The ‘silent’ piling technique – theory and local application, Cambridge

10 February, 2016 | 18:30 - 20:00

'Silent' piling technique that will mean less noise and vibration.

About this event

"Silent" piling is a relatively new technique to install sheet piles with minimal noise and vibration. The technique was developed in Japan by Giken Ltd and introduced in the UK in the 1990s.

The "silent" piler installs sheet piles by jacking them into the ground by a static force obtained by using the tensile capacity of previously installed piles and it is therefore limited in the installation force that can be provided.

The method works well in soft soils but can be more difficult in hard soils (e.g. dense sand) due to the large loads encountered during pile penetration. Part of the talk will explore a novel technique – "pile surging" - used to reduce ground penetration resistance during pile installation. Other possible techniques such as water jetting and rotary jacking will also be explained with their advantages and limitations.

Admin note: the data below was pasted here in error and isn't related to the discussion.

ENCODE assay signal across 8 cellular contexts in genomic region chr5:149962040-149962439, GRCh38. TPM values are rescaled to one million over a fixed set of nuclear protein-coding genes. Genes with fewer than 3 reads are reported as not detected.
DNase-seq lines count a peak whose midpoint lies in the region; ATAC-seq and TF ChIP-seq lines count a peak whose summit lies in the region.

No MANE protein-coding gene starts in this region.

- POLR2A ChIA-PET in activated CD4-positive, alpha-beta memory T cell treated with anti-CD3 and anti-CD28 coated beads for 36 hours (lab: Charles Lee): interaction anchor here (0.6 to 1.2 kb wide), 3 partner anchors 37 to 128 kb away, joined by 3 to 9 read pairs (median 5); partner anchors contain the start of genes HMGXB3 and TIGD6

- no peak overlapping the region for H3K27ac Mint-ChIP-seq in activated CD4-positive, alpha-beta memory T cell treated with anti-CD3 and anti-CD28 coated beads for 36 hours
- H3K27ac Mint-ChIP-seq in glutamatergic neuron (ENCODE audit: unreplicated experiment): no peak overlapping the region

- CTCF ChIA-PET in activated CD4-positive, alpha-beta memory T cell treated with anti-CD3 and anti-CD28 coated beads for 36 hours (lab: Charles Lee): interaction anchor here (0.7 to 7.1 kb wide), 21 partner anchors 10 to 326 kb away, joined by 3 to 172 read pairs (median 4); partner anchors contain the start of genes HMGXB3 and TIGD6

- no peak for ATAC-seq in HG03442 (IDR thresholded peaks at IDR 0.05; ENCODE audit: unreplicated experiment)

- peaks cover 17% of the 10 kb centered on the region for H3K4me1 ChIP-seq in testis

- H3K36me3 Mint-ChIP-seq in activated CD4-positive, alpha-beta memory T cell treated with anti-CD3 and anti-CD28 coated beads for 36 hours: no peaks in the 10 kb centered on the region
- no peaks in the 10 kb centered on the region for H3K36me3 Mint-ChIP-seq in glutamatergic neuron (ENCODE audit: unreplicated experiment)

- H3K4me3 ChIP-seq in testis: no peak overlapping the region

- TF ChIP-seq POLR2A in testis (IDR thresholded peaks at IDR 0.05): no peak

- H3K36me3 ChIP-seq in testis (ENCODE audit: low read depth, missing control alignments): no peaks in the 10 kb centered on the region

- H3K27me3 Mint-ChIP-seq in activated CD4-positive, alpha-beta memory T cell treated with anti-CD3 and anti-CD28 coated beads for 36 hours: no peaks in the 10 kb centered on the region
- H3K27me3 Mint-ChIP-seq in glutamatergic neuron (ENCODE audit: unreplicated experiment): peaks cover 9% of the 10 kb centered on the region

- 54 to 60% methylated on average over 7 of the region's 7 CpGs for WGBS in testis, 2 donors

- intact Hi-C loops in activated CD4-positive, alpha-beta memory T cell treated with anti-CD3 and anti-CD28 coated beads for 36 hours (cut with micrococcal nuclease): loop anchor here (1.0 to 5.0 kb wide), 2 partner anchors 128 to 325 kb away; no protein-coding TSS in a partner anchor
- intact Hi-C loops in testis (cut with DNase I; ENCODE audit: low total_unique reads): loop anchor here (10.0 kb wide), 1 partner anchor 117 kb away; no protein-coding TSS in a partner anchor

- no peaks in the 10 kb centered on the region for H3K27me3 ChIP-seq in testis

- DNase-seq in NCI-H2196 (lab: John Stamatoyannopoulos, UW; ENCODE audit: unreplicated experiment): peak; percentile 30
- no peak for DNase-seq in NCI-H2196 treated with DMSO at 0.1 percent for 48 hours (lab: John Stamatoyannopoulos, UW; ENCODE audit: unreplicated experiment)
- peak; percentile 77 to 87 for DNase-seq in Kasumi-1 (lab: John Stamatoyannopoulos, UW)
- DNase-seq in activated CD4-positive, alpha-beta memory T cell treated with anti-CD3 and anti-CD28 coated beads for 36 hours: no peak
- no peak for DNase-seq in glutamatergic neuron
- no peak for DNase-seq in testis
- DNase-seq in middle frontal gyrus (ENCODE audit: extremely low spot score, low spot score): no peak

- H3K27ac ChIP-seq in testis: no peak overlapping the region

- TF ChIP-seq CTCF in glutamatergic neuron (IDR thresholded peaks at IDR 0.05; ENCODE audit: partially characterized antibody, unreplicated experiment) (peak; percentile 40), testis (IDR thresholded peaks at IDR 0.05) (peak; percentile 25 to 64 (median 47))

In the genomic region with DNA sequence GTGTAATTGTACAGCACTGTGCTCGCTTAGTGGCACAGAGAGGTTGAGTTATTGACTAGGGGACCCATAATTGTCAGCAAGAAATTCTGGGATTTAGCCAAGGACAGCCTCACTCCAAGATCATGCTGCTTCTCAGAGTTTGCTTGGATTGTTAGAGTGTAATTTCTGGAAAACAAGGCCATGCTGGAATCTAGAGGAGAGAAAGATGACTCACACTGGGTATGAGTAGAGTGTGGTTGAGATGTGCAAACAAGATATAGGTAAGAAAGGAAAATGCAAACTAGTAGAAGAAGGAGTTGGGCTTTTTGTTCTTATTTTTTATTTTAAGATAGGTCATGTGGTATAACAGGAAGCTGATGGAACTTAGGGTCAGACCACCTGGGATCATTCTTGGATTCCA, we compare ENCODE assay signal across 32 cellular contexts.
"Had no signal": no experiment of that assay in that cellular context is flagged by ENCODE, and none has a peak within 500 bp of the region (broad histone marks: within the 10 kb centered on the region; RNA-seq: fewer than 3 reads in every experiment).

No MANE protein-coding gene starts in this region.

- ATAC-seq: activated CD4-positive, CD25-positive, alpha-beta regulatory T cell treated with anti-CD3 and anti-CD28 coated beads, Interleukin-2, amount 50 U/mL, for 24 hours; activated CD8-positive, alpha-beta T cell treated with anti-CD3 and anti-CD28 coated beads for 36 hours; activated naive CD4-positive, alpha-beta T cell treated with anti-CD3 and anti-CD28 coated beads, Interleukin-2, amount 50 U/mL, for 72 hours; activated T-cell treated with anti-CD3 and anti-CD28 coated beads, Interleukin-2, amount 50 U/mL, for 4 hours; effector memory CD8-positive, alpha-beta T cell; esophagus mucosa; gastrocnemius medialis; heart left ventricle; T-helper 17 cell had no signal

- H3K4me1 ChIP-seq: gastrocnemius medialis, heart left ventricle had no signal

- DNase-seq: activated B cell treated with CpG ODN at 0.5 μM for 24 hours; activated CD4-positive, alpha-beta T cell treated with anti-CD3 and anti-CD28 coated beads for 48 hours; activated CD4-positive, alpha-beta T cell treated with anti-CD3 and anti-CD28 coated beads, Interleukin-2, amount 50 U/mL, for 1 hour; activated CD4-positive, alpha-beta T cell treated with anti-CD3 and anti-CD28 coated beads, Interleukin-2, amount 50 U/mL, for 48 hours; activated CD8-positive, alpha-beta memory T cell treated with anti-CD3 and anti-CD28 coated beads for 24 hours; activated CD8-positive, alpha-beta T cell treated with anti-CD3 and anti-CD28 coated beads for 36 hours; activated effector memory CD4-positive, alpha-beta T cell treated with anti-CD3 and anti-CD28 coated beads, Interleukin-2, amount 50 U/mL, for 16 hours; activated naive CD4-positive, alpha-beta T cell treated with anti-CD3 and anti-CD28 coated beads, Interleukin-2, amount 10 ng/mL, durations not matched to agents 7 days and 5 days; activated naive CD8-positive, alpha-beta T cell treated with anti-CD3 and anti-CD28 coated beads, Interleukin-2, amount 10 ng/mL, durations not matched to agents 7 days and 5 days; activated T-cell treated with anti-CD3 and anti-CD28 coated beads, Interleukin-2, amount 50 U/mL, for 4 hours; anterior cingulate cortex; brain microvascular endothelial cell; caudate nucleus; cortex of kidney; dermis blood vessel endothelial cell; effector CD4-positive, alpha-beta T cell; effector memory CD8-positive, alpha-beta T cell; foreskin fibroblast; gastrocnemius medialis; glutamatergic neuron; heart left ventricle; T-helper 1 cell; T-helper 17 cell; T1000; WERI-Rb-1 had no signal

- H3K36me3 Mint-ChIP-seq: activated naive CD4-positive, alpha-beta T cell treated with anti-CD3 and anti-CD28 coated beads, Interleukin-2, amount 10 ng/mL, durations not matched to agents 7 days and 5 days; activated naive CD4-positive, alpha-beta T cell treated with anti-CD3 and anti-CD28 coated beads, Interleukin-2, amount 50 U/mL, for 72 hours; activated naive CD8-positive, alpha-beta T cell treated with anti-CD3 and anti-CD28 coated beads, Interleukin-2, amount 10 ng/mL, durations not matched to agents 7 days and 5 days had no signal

The "silent" piler has been used locally in Cambridge for a number of projects in which Mott MacDonald acted as the Designer; the use and installation of these sheet piles will also be part of this talk.


For more information please contact Tom Reville:


Event materials

The following materials are available for download:


Francesca Burali d'Arezzo, Mott MacDonald

Francesca completed her PhD at Cambridge University in July 2015 on installation effects of sheet piles. Francesca's PhD work was entirely funded by Giken Ltd and focused on installation effects of sheet piles installed with the "silent" piler.

Before completing her PhD, Francesca joined Mott MacDonald (Cambridge) in March 2015, since then she has been working on a number of projects in Cambridge and outside Cambridge for the design of retaining wall, pile capacity, settlement calculation and various other geotechnical related problems.

She has also given some consultancy advice on the possible use of the "silent" piler for flood protection schemes in Boston and Shoreham.